bowfin

bowfin, primitive freshwater fish found in the Mississippi basin, the Great Lakes, and E to Vermont. The bowfin has a light covering of rounded, overlapping scales, a large mouth, and sharp teeth. Its swim bladder is capable of functioning as a lung, and the bowfin can survive out of water for a day. It prefers sluggish water and surfaces occasionally to gulp air. The female, up to 2 ft (60 cm) long, lays eggs. The smaller male builds the nest and guards the young after they hatch. Bowfins are also called freshwater dogfish; they are voracious and destructive feeders on fish and invertebrates and are sometimes cannibalistic. As game fish they are good fighters, but they are not regarded as food fish in most parts of the United States. Bowfins are classified in the phylum Chordata, subphylum Vertebrata, class Osteichthyes, order Amiiformes, family Amiidae.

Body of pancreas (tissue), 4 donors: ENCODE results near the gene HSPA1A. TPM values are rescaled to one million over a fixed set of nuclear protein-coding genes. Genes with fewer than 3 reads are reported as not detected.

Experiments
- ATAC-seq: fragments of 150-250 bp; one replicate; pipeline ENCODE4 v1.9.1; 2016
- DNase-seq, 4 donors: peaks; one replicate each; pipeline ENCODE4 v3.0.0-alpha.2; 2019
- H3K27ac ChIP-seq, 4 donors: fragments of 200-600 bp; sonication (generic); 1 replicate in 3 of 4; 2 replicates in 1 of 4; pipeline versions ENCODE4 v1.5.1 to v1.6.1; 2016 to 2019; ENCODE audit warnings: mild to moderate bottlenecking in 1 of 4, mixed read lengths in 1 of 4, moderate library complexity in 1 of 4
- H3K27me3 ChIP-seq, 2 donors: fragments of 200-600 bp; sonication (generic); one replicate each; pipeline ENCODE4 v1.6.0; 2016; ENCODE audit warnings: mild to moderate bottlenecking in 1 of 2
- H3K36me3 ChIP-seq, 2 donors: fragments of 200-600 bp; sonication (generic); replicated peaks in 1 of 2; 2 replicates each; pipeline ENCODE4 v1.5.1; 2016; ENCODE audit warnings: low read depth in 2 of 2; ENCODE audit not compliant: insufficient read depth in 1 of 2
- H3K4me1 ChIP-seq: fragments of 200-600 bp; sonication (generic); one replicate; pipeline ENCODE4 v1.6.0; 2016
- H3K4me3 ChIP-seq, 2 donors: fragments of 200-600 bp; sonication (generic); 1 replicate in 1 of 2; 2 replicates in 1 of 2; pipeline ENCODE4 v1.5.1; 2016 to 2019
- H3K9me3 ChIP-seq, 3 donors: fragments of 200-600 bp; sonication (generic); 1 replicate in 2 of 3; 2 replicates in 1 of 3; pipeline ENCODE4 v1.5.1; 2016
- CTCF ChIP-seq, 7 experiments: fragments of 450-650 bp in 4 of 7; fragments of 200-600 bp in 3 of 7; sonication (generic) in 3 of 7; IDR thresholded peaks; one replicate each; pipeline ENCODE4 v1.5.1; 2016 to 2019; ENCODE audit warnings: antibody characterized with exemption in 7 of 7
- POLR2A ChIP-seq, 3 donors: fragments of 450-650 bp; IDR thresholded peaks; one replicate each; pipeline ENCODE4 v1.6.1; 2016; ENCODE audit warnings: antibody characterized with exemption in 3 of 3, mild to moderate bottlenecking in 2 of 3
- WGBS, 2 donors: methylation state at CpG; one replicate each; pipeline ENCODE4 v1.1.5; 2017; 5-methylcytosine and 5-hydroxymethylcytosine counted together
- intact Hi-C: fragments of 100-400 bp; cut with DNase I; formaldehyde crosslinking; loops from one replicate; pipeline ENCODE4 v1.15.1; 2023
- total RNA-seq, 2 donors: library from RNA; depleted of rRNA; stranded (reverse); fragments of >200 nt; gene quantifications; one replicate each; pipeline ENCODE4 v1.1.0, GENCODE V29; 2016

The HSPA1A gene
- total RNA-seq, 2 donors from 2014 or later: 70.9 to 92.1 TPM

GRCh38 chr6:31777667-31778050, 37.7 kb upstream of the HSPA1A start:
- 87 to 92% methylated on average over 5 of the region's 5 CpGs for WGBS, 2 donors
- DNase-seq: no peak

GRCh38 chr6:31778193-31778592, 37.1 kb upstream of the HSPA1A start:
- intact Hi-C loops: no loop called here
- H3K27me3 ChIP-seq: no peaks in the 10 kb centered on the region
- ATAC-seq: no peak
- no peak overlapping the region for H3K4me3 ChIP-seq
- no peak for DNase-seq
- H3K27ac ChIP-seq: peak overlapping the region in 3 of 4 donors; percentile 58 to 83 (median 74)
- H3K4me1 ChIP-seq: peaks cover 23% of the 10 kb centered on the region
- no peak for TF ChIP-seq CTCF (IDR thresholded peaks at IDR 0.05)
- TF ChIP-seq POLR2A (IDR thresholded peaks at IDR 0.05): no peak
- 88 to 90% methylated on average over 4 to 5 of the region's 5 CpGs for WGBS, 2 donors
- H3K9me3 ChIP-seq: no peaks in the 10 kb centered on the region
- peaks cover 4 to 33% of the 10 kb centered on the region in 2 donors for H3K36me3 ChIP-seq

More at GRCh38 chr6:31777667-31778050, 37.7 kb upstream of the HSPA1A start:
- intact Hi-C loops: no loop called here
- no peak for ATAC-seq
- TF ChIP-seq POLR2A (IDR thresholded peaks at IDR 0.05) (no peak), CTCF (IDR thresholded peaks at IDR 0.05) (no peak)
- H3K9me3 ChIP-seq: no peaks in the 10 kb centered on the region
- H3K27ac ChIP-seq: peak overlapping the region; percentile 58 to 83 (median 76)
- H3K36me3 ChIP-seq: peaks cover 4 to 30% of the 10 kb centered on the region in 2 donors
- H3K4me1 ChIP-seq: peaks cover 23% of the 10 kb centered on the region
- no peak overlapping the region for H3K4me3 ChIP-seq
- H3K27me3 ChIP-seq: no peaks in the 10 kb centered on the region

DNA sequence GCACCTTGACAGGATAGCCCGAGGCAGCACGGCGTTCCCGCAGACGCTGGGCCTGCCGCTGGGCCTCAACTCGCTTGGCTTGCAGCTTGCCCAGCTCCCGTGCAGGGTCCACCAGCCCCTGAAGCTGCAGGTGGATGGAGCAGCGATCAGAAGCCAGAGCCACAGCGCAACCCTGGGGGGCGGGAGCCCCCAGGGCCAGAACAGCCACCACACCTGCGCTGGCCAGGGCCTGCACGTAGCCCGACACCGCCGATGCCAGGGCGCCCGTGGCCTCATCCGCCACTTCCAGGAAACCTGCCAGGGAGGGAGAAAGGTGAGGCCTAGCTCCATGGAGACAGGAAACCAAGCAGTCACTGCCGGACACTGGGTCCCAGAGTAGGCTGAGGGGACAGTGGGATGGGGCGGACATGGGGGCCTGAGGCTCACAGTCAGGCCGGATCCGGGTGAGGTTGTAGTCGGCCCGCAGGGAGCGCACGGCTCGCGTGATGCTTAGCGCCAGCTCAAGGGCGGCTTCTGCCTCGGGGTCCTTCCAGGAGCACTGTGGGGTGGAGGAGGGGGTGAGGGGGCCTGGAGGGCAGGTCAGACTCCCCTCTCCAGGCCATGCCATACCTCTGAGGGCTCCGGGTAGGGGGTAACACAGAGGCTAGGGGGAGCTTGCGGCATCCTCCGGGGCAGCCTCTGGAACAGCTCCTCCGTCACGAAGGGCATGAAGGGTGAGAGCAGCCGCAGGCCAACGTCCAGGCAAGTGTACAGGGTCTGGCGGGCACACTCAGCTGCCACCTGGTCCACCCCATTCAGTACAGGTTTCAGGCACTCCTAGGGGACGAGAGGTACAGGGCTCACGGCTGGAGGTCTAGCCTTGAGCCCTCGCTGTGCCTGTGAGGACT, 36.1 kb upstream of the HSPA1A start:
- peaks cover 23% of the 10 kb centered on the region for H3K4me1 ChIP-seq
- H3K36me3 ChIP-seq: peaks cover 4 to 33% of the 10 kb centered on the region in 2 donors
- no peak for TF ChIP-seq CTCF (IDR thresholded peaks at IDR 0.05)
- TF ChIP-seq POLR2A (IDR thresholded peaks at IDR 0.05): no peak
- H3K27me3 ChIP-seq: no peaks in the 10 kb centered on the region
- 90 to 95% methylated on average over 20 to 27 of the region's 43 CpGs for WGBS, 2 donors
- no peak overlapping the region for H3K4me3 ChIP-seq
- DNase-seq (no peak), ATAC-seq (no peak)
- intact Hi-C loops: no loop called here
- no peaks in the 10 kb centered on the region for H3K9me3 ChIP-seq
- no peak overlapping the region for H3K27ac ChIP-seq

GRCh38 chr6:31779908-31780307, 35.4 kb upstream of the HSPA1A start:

The Columbia Electronic Encyclopedia, 6th ed. Copyright © 2012, Columbia University Press. All rights reserved.

More on bowfin from Fact Monster:

  • Aiea - Aiea Aiea , city (1990 pop. 8,906), Honolulu co., Oahu, Hawaii, a residential suburb of Honolulu, ...
  • shark - shark shark, member of a group of almost exclusively marine and predaceous fishes. There are about ...
  • dogfish - dogfish dogfish, name for a number of small sharks of several different families. Best known are ...
  • Encyclopedia: Vertebrate Zoology - Encyclopeadia articles concerning Vertebrate Zoology.
  • Chordata: Subphylum Vertebrata - Subphylum Vertebrata Vertebrates constitute the vast majority of living chordates, and they have ...

See more Encyclopedia articles on: Vertebrate Zoology